North Dakota Disclosure Obligations
Despite being in a “caveat emptor” state, Arkansas home sellers might want to make some disclosures to property buyers.
Lack of Real Estate Seller Disclosure Requirement in North Dakota
has no law that requires you to give a formal disclosure statement to a potential buyer of your house. In fact, Arkansas courts enforce caveat emptor clauses in purchase contracts. Under this doctrine (“let the buyer beware”), judges ordinarily refuse to compensate buyers for home defects found after the purchase unless the seller did something to actively prevent the buyer from inspecting the property to find all of the defects.
Federal Law Requires Some Sellers to Disclose Lead-Based Paint Hazards
If the home you plan to sell was built before 1978 (unless it’s a foreclosure property sold “as is”), you must, in order to comply with federal law, take the steps described in Seller Responsibility to Disclose Lead-Based Paint Hazards.
Disclosure Rules for North Dakota Real Estate Agents
A reputable real estate agent cannot, for example, sell a house with basement that regularly floods and neglect to mention that ‘little fact’ when talking with potential buyers. (At least, not without risking a loss of professional license.)
There are limits to the agent’s responsibilities here. North Dakota law says that the existence of any facts, circumstances, or suspicion that the property might be psychologically impacted (perhaps is haunted or was the site of violent or notorious events) is not a material fact that agents must disclose.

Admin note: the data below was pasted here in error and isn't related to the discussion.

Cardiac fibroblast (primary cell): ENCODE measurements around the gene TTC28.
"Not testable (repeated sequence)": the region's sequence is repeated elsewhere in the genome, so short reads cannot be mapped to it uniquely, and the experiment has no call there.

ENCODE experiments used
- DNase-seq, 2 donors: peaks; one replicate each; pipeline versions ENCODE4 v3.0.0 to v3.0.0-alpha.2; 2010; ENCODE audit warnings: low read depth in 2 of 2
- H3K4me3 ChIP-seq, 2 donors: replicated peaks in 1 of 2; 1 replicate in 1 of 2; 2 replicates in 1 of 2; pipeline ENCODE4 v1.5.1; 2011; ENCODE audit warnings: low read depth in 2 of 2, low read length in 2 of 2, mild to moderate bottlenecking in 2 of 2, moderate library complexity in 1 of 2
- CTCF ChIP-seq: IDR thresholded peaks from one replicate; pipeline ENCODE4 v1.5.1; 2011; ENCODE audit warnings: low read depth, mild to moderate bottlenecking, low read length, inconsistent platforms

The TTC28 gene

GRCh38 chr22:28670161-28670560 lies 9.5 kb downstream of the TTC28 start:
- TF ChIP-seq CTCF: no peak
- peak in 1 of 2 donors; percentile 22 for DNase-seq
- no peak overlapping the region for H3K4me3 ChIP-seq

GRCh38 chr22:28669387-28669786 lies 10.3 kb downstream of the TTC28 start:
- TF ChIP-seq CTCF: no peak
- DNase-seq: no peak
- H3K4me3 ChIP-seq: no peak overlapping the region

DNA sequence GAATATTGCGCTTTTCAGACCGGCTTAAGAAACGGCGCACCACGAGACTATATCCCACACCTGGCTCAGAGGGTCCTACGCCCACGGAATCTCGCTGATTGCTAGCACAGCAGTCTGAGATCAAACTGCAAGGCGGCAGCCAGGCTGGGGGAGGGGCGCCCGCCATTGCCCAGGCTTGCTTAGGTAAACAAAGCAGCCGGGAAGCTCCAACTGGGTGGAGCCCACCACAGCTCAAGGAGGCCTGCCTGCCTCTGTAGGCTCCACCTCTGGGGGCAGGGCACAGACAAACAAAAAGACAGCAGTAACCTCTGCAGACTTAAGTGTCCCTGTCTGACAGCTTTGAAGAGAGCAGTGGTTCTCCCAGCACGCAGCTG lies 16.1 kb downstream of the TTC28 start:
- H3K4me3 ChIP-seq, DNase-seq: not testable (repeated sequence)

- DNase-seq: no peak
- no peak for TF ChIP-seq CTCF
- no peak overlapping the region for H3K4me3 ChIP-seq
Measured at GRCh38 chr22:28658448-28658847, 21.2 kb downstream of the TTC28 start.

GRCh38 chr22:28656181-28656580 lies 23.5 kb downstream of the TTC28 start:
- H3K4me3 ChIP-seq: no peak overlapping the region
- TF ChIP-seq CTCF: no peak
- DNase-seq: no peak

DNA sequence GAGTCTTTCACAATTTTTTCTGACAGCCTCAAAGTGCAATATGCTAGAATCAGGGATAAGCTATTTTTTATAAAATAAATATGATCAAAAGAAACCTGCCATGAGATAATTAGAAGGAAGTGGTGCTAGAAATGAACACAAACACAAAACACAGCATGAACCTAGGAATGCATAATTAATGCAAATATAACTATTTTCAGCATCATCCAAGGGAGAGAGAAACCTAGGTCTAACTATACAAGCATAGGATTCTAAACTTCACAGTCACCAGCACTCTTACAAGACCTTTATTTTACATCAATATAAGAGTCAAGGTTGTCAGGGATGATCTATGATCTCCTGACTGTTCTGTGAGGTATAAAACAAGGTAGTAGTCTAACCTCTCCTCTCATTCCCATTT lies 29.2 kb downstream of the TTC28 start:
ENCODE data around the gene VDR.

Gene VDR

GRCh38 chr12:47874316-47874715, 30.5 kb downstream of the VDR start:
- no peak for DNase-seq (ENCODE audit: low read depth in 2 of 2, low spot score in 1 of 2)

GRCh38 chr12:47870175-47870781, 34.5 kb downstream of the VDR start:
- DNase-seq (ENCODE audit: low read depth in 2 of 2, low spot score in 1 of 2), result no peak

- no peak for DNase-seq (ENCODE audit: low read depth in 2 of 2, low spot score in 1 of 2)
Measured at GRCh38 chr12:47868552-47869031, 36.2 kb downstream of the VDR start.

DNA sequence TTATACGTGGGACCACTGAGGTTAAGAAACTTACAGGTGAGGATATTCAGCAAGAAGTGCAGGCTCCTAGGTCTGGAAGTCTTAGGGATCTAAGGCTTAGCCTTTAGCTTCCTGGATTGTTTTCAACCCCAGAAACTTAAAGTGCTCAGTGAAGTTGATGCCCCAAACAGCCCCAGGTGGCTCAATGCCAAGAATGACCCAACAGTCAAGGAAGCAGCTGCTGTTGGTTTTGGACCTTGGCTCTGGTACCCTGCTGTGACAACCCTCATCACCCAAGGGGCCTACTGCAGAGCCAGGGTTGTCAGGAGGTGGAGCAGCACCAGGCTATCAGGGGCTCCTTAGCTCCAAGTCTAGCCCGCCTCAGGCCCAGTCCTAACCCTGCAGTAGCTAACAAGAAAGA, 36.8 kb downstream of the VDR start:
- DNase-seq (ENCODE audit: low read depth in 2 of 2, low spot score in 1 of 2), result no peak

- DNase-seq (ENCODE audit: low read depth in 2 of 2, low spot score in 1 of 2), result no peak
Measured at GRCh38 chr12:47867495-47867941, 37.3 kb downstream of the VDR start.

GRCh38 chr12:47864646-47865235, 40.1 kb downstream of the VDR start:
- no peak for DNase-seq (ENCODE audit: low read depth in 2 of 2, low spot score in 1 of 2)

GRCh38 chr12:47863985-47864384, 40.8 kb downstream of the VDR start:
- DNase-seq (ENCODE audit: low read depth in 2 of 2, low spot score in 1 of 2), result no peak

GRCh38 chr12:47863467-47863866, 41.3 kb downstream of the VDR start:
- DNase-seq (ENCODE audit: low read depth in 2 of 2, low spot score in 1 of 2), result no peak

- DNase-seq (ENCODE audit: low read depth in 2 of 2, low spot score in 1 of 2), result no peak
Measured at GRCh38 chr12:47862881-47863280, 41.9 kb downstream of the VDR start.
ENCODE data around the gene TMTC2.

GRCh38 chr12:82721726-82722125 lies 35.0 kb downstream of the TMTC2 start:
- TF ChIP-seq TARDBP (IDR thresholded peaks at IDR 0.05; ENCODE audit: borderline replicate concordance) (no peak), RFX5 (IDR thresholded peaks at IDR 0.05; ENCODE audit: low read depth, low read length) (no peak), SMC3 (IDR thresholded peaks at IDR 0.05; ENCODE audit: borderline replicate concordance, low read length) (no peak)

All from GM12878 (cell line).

Nothing in the statutes or rules requires the agent to perform a complete floor-to-ceiling investigation of your home before approaching buyers, however. Nor do the rules require them (or you) to hire a professional inspector to find potential physical defects. The buyer will likely want to hire an inspector for this purpose, but neither you nor your real estate agent need to pay for that.
Value of Making Real Estate Disclosures to North Dakota Home Buyers
You might be surprised to learn that there are long-term benefits and protections associated with making disclosures; and that, as a result, many Arkansas sellers proactively do so.
For example, expect to be asked how old the home is, whether it contains termites or hazards like asbestos, radon, toxic mold, or formaldehyde, and whether you are aware of any systems that need repair or replacement. Your answers should give potential buyers a fairly comprehensive snapshot of any known defects or issues with your property. The form also gives you additional space to explain any of your responses to those questions in greater detail.
What is the value of this disclosure form? First, it sets clear expectations, and could smooth negotiations while you’re in escrow. The buyer will see from the start that you are being open about the condition of the house, and have less reason to react with shock and dismay if and when the inspection report turns up defects.
Second, the disclosure prevents the buyer from later claiming that he or she did not know about a particular defect, and then potentially suing you for breach of contract or fraud. The buyer might eventually lose the legal arguments, but you would be forced to hire an attorney and engage in the stress of litigation. Making a full and forthright disclosure would ensure that the buyer’s expectations match reality from the start.